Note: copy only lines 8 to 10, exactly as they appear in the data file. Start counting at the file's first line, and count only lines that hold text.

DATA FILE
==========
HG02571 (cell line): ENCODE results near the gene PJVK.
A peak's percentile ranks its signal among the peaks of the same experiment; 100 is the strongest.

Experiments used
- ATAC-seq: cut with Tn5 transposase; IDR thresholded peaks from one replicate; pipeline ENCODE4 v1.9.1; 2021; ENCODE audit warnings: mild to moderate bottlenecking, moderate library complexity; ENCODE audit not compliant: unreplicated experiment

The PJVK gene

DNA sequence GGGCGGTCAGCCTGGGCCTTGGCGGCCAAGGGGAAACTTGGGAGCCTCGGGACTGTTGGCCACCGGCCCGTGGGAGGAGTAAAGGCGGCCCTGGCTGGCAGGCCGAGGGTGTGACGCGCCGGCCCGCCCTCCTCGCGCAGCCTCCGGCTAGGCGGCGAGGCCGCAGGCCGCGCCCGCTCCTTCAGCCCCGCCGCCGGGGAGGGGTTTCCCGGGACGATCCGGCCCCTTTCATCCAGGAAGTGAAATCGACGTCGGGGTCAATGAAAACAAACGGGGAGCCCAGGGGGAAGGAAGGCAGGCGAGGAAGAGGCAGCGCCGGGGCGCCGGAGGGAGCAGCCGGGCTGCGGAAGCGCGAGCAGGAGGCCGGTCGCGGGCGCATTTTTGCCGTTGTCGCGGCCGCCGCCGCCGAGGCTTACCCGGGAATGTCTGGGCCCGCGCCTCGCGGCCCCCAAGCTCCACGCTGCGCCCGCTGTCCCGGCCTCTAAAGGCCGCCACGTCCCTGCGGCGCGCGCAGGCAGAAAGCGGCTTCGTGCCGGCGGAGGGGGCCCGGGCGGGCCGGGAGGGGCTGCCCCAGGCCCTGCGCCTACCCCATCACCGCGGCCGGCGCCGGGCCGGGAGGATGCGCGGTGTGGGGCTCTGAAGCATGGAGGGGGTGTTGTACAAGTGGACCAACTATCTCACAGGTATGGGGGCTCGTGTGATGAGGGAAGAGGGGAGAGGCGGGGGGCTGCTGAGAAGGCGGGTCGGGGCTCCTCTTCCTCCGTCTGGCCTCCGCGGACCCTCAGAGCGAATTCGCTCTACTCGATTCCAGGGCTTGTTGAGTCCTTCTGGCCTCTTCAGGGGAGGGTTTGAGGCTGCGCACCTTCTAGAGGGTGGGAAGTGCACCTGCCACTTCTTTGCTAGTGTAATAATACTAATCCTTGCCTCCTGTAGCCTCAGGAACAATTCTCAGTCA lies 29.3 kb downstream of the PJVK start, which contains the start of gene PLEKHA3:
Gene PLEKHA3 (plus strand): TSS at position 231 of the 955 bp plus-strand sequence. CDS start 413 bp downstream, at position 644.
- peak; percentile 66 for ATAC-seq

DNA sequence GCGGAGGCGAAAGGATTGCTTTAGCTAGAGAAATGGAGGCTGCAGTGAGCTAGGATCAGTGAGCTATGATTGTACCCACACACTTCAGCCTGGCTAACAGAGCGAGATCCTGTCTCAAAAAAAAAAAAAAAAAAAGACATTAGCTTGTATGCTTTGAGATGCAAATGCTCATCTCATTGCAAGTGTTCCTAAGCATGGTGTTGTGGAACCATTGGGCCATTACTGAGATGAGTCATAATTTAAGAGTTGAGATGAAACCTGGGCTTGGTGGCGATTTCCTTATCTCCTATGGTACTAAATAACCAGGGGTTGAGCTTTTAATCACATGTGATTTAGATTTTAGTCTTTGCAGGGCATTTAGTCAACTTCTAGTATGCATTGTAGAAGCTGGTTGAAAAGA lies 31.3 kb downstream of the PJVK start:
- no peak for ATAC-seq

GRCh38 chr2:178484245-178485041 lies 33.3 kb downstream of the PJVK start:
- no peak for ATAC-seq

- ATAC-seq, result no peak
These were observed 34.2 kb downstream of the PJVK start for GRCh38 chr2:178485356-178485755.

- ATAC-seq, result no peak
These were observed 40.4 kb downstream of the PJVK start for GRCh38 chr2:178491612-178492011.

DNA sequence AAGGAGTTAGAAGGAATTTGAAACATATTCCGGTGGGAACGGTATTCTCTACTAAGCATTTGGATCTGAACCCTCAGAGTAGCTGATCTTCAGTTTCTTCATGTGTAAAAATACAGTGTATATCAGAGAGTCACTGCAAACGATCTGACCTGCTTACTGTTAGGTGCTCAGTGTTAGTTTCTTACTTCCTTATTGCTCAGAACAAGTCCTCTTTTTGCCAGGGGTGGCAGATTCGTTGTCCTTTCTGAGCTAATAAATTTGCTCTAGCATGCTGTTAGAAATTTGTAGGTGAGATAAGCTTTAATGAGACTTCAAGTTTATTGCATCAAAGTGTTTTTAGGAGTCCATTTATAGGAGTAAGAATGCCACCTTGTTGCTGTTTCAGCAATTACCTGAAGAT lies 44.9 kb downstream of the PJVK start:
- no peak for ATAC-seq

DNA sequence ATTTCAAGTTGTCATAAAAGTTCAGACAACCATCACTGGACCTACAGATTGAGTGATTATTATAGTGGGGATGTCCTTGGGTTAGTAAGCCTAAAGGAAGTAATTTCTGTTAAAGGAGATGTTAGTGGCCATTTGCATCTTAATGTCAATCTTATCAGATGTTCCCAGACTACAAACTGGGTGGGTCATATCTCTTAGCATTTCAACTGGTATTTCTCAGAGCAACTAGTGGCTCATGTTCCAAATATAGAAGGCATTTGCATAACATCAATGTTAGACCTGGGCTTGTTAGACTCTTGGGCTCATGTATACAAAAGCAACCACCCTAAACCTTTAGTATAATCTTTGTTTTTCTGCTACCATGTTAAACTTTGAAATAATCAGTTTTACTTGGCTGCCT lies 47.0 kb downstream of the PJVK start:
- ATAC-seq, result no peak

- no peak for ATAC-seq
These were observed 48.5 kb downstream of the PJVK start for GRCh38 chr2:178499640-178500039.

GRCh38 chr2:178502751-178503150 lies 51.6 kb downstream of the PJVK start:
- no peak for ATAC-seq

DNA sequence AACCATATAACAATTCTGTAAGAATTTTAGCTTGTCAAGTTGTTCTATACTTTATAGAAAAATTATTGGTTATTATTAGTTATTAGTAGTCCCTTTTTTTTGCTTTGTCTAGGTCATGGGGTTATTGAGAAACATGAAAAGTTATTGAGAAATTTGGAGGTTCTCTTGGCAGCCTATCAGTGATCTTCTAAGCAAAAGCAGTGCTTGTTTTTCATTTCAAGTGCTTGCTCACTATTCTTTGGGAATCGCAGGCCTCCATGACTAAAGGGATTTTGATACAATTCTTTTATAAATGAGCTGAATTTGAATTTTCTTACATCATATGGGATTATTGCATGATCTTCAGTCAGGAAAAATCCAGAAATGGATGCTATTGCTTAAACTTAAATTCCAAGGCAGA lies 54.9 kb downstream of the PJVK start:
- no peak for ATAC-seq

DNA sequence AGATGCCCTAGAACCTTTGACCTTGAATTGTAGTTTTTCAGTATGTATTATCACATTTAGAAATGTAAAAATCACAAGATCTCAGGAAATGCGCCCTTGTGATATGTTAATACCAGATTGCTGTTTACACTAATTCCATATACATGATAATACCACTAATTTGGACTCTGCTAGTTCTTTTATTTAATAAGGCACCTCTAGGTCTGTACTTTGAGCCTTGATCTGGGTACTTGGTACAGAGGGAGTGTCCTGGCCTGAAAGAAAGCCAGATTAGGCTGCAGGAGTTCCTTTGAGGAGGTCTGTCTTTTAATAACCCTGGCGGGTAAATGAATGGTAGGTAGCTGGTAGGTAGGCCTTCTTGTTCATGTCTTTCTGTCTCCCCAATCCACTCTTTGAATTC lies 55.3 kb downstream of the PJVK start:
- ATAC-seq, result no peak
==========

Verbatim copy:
- peak; percentile 66 for ATAC-seq

DNA sequence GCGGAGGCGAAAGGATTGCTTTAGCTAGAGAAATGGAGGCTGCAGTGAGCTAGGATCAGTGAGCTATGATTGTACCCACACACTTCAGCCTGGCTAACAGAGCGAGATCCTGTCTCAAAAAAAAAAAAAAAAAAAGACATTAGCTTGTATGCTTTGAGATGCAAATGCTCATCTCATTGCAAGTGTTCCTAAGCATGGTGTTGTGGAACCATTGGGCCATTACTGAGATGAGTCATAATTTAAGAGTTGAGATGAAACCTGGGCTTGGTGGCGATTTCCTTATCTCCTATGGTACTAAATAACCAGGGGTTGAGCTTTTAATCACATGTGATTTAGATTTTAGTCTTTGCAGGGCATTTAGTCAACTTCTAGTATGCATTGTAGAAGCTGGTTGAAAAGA lies 31.3 kb downstream of the PJVK start:
- no peak for ATAC-seq